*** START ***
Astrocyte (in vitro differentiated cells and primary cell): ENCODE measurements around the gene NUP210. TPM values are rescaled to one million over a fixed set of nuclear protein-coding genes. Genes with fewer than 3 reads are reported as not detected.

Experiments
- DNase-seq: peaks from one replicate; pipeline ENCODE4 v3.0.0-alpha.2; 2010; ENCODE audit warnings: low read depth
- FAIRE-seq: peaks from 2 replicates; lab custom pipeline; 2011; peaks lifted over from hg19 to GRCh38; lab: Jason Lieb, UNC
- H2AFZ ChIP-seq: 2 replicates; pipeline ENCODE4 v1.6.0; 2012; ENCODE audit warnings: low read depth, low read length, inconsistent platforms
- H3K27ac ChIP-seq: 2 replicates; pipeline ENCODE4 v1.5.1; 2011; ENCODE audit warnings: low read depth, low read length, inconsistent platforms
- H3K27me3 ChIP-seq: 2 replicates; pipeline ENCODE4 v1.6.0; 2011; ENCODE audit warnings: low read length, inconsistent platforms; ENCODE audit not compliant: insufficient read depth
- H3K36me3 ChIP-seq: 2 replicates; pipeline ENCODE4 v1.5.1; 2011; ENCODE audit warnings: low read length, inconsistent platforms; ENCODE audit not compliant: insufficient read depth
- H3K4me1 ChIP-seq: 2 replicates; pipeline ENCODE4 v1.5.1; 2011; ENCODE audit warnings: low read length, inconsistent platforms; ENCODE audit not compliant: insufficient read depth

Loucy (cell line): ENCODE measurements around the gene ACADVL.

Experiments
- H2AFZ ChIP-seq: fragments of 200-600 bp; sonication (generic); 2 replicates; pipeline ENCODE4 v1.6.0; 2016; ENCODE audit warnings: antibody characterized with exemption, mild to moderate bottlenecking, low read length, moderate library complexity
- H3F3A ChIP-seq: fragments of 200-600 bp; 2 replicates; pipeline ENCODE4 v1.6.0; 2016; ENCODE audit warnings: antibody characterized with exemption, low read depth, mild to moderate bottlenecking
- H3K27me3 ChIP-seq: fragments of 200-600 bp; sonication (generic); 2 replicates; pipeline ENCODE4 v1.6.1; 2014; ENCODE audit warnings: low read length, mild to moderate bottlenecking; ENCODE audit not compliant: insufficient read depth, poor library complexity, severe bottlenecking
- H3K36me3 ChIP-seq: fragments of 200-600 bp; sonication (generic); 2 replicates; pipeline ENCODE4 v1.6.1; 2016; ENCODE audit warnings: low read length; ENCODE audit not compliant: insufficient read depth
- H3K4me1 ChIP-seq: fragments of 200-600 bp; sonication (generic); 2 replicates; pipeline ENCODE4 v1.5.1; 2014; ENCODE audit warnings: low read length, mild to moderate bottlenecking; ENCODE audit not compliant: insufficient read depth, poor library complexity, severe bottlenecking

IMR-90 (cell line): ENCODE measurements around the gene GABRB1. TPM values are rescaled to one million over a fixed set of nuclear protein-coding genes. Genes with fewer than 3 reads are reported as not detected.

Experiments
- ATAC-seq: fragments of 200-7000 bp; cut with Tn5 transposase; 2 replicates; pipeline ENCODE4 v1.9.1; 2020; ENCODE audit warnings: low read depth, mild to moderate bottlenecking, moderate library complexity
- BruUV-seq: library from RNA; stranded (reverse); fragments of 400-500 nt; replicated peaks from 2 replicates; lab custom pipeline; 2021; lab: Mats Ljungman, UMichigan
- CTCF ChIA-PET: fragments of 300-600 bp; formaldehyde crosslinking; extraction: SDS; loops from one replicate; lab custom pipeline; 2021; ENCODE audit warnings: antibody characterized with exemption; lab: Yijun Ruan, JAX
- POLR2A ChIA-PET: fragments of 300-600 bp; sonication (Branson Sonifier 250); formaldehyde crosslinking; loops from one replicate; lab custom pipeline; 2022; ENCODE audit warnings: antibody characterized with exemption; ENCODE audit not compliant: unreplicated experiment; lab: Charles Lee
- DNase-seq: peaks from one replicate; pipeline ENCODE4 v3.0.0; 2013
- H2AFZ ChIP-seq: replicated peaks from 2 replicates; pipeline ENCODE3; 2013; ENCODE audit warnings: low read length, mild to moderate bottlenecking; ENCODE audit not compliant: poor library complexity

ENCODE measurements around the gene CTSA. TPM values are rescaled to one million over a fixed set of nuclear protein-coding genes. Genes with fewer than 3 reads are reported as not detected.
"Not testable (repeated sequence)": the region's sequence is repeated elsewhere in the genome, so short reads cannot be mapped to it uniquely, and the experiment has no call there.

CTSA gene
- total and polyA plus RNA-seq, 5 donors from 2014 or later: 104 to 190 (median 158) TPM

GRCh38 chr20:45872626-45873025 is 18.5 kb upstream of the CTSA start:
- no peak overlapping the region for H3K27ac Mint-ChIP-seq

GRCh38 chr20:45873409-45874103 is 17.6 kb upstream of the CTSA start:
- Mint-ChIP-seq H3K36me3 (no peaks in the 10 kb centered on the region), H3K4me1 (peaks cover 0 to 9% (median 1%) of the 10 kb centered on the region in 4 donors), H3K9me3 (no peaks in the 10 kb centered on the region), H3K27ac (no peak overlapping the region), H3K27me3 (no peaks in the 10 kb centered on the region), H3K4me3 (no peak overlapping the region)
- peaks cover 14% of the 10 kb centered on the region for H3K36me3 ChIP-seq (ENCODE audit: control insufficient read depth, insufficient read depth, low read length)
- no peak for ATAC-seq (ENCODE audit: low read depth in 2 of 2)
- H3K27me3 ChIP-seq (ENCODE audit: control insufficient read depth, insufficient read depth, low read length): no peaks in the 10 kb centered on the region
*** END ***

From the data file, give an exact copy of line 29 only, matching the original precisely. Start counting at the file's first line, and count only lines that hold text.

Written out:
GRCh38 chr20:45872626-45873025 is 18.5 kb upstream of the CTSA start: